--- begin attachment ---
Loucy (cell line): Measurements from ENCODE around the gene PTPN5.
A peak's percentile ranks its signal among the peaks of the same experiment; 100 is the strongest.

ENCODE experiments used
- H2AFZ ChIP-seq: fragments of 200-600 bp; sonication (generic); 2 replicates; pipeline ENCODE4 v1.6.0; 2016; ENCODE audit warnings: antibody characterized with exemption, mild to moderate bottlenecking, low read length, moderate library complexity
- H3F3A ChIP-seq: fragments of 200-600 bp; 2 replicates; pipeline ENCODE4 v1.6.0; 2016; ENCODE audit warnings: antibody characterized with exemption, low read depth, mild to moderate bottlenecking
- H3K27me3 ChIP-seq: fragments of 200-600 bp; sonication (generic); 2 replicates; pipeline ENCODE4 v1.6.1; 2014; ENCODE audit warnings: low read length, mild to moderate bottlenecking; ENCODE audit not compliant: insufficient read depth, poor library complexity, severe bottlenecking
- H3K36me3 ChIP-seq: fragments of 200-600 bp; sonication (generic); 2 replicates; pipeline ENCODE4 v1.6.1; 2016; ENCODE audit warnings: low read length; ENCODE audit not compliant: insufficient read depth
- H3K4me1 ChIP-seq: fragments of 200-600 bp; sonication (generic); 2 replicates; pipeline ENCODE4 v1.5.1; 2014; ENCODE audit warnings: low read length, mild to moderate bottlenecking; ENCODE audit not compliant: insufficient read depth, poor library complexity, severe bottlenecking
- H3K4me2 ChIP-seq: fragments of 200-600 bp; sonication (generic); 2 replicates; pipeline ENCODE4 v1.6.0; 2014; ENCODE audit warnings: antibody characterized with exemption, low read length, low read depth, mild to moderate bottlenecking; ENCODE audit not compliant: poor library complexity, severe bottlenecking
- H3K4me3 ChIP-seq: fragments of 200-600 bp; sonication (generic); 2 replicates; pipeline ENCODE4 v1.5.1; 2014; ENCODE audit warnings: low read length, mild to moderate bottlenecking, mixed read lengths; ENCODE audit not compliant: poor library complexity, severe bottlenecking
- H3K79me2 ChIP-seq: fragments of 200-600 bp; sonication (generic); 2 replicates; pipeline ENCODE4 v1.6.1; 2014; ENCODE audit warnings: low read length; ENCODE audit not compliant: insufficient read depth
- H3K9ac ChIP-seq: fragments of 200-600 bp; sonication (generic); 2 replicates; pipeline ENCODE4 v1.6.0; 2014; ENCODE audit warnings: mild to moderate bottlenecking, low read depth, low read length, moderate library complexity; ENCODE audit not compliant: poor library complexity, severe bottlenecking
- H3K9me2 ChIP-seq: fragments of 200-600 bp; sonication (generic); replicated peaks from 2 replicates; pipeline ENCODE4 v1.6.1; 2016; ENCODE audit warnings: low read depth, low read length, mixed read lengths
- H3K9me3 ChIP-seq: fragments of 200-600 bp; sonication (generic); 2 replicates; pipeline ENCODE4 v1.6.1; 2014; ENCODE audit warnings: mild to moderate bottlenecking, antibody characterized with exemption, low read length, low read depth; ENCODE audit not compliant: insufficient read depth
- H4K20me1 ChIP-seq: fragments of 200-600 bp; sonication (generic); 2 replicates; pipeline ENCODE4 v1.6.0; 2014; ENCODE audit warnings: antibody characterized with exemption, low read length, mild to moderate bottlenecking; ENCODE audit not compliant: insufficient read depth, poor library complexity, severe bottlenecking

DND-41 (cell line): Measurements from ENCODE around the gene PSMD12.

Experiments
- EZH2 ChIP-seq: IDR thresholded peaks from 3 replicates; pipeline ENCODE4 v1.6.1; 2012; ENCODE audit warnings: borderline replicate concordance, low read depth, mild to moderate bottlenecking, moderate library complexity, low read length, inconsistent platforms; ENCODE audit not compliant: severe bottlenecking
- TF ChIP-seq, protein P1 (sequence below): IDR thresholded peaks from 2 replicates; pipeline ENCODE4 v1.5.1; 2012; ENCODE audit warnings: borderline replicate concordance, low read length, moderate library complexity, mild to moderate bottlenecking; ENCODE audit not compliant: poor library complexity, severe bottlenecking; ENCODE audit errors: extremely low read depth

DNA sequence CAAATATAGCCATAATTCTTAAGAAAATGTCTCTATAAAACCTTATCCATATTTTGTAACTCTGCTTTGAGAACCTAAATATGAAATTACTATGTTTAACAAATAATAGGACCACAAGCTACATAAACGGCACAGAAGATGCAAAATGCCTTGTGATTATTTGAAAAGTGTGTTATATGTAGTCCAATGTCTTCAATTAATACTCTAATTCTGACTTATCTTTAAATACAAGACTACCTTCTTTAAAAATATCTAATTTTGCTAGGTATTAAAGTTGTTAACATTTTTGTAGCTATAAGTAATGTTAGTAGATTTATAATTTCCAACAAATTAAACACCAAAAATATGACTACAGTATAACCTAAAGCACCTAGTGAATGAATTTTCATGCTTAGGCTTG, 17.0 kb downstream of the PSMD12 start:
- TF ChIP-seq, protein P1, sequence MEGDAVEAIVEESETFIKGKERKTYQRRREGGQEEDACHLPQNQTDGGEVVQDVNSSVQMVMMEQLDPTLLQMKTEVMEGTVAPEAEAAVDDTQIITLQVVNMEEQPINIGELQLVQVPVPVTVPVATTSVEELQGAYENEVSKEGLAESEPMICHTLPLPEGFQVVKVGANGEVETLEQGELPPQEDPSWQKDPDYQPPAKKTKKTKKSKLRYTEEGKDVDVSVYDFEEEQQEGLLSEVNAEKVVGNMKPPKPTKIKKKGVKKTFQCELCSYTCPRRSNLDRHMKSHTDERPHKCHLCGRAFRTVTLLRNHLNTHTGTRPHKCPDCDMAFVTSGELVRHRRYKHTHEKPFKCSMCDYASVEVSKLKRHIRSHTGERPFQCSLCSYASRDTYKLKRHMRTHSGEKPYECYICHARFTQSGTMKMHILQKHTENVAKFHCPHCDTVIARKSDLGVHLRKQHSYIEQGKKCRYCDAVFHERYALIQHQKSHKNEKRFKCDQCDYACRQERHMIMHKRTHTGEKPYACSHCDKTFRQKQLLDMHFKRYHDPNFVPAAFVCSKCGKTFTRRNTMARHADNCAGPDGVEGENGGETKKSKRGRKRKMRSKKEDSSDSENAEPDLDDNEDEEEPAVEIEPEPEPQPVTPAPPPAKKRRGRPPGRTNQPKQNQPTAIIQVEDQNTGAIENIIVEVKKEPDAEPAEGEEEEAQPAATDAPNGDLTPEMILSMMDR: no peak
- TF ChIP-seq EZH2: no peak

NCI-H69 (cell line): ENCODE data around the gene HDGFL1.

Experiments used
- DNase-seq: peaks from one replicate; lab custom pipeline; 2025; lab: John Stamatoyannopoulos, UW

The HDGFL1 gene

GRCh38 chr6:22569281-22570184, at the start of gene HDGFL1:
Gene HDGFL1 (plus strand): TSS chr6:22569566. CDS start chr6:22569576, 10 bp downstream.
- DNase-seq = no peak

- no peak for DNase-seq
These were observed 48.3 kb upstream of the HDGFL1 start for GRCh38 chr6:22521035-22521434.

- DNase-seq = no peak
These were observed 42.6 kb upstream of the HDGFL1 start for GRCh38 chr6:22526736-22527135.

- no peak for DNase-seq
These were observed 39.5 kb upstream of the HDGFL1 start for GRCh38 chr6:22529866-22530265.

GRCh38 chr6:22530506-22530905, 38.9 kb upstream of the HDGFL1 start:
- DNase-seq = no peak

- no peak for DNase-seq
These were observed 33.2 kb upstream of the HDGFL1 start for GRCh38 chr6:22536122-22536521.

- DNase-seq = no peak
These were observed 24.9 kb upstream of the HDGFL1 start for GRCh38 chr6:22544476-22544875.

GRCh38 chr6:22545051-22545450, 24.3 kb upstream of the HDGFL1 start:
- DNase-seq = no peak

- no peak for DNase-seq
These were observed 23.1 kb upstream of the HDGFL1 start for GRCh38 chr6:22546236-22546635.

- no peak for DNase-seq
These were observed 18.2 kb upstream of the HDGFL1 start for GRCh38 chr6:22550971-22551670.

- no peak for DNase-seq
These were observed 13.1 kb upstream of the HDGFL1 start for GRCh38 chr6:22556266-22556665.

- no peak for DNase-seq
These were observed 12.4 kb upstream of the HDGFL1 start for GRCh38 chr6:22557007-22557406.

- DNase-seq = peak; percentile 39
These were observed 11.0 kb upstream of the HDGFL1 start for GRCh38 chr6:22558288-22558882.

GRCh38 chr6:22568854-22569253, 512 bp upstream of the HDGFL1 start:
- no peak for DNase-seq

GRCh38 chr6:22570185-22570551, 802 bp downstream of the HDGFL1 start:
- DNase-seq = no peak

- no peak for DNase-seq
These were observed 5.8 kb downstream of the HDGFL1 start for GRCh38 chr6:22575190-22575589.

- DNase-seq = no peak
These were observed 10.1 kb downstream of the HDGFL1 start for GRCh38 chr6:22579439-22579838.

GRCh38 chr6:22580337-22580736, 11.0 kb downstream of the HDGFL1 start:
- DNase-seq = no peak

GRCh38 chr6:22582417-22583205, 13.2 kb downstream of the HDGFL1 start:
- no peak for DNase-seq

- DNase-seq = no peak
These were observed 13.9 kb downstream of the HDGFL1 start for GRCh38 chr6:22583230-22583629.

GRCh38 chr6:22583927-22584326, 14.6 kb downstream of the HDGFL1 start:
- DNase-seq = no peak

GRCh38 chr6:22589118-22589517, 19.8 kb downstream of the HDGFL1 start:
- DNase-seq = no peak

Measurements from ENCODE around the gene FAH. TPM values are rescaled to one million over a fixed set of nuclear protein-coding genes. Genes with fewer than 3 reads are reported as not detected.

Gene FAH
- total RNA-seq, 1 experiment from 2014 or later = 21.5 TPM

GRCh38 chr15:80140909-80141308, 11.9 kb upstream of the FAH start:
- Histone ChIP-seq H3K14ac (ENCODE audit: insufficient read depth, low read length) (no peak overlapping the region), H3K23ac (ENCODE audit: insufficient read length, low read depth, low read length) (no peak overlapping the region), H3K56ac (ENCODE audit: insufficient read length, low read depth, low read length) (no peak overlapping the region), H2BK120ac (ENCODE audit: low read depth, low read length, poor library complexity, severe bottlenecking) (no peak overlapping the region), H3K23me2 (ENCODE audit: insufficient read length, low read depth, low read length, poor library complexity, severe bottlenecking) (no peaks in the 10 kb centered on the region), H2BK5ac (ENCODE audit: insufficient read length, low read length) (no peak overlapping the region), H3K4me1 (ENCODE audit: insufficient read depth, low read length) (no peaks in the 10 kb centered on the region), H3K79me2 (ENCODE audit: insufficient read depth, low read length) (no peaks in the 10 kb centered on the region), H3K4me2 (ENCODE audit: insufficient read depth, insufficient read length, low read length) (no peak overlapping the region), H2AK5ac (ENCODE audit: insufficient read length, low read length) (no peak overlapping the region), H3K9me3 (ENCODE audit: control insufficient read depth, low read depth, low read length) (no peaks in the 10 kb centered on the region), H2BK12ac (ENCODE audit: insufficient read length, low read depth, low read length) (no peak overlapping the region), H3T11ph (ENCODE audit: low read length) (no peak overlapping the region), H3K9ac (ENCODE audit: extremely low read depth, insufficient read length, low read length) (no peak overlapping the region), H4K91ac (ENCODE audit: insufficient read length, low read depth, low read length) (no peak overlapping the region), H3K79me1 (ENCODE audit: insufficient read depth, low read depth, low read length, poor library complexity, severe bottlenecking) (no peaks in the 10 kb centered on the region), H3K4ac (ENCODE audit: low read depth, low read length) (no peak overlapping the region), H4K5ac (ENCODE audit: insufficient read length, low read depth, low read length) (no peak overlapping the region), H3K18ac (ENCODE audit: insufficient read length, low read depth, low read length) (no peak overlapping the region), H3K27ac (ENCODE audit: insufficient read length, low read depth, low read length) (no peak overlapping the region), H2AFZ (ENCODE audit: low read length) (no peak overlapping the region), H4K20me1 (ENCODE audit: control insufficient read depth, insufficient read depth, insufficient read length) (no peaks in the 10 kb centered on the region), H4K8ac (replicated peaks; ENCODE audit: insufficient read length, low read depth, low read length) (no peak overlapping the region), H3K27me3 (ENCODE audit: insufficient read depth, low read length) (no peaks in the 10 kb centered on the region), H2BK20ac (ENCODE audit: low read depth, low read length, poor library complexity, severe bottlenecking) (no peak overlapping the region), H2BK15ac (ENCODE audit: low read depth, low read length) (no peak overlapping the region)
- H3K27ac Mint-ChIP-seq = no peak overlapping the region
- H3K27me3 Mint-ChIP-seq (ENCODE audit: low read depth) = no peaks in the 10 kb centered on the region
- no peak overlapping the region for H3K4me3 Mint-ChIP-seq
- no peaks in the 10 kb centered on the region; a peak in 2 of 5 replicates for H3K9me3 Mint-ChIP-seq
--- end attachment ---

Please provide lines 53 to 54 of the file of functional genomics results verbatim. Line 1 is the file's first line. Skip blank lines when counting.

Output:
These were observed 11.0 kb upstream of the HDGFL1 start for GRCh38 chr6:22558288-22558882.

GRCh38 chr6:22568854-22569253, 512 bp upstream of the HDGFL1 start: